iPad therefore I am

26 Jul 2010

Share on FacebookTweet about this on TwitterShare on LinkedInShare on Google+Pin on PinterestShare on RedditEmail this to someone

Share on FacebookTweet about this on TwitterShare on LinkedInShare on Google+Pin on PinterestShare on RedditEmail this to someone

Siliconrepublic’s editor John Kennedy recounts a crazy week dominated by Apple’s shiny new toy, the iPad.

So it’s finally here – a little later than the rest of the world – but, well, there are some very smug people walking round with a shiny glass device that promises to be the future of computing.

Depending of course how many actually made it to the Irish market – the rumour mill suggests a mere 2,000 in the first consignment – but Ireland’s cellular operators should be getting a lesson in wireless physics and how much data the network can actually sustain if thousands of people are downloading apps, talking on Facebook and watching YouTube videos all at once.

Trading was brisk on Friday and the first new Irish iPad owners marched proudly out of the stores clutching their new devices.

What will be interesting overall is the impact the iPad will make on the computing world in general. I remember the first reports out of America in March on how netbook sales dipped as soon as the iPad arrived. First estimates of the device’s success were actually conservative and most commentators believed the impact of the ‘over-sized iPhone’ would be slight.

Well, they seem to be changing their minds and now commentators and analysts are revising their figures upwards. Analyst iSuppli has now revised its figures upwards and estimates Apple will sell 12.9 million iPads this year.

Amid indications that Apple Inc. is ratcheting up its iPad production targets to meet booming demand, iSuppli now predicts Apple will ship 12.9 million iPads in 2010, an increase from an original estimate of of 7.1 million units. Shipments will rise to 36.5 million in 2011 and 50.4 million in 2012, iSuppli predicts.

This is heady stuff and came roughly within 24 hours of Apple reporting US$15.7bn in Q3 sales and a net quarterly profit of US$3.25bn. The results were driven by the success of the iPad and in particular the success of the iPhone 4, which sold 3 million devices in just three weeks and was declared by CEO Steve Jobs to be “the most successful product launch in Apple’s history.”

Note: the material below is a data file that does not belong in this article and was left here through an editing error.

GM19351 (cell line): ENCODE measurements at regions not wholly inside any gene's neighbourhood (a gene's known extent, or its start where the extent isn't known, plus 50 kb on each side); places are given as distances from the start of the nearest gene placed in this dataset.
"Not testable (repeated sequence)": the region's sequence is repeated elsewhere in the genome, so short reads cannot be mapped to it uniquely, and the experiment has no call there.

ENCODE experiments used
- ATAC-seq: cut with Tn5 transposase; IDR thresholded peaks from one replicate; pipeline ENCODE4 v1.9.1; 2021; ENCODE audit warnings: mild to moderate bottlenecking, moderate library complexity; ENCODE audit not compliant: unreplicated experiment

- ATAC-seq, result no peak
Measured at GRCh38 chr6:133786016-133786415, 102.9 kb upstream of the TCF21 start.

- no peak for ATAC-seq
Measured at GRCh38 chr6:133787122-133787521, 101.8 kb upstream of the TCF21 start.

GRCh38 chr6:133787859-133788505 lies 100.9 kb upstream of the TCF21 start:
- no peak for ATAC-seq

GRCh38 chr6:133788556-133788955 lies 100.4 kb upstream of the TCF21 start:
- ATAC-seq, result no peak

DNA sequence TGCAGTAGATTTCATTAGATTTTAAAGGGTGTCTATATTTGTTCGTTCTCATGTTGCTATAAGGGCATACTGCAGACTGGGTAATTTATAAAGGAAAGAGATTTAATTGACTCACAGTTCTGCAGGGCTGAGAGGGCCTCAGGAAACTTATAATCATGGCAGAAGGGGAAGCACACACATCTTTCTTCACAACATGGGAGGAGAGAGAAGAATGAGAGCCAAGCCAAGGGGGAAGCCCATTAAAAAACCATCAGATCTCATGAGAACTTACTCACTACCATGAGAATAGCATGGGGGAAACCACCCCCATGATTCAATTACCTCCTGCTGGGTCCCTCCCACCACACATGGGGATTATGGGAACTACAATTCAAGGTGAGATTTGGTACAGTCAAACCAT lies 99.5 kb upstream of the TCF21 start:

The interesting thing about the iPad’s launch in Ireland was how the cellular operators at first gave the impression they would actually be selling the iPad before “being really clear about it” and saying they would not be retailing the device but would be offering specific price plans for the iPad,

A price war of sorts ensued on Wednesday and Thursday last week as the operators Vodafone, O2 and 3 revealed their plans. Sitting at our desks it was like a kind of poker game, who would blink first.

Mobile operators’ iPad price plans

On Wednesday, Vodafone were first off the mark with a one-day and a 30-day plan. The one day plan offers 500Mb per day data allowance at €3.99 and a 30-day option with a 5Gb per month data allowance costing €20.

Next came O2 with its €3.97 per day plan for up to 500MB of data and €19.90 per month with a 5GB data limit and free Wi-Fi at Bitbuzz locations.

Finally, Thursday veers around and 3 swaggers on to the scene with its own monthly price plans of €9.99 per month with a 1Gb allowance and €19.99 per month for a 15Gb allowance.

Each of these plans has merits and ultimately the end-user will be swayed by plans that suit their specific circumstances.

The refreshing thing that the iPad offers is a move towards versatile computing on a scale that has hitherto been undreamed of.

For cellular operators, the thing to watch is the impact of these devices on the network and just how versatile they will be with their pricing plans into the future.

Unlike the analysts who can revise their forecasts with the flourish of a pen, the collision of explosive growth in smartphones and the predicted rocketing use of versatile tablet computing present network operators with a new set of challenges.

For one thing, users want affordability and speed. The winner in this debate will be the network that has the most capacity and the ability to transform to the future LTE and WiMax networks and at the same time keep prices right for consumers.

The week ahead should be interesting with the launch this Friday of the iPhone 4 on Vodafone, 3 and O2’s networks. Expect the operators to introduce specific price plans for Steve Jobs’ other ‘magical’ device.

Editor John Kennedy is an award-winning technology journalist.

editorial@siliconrepublic.com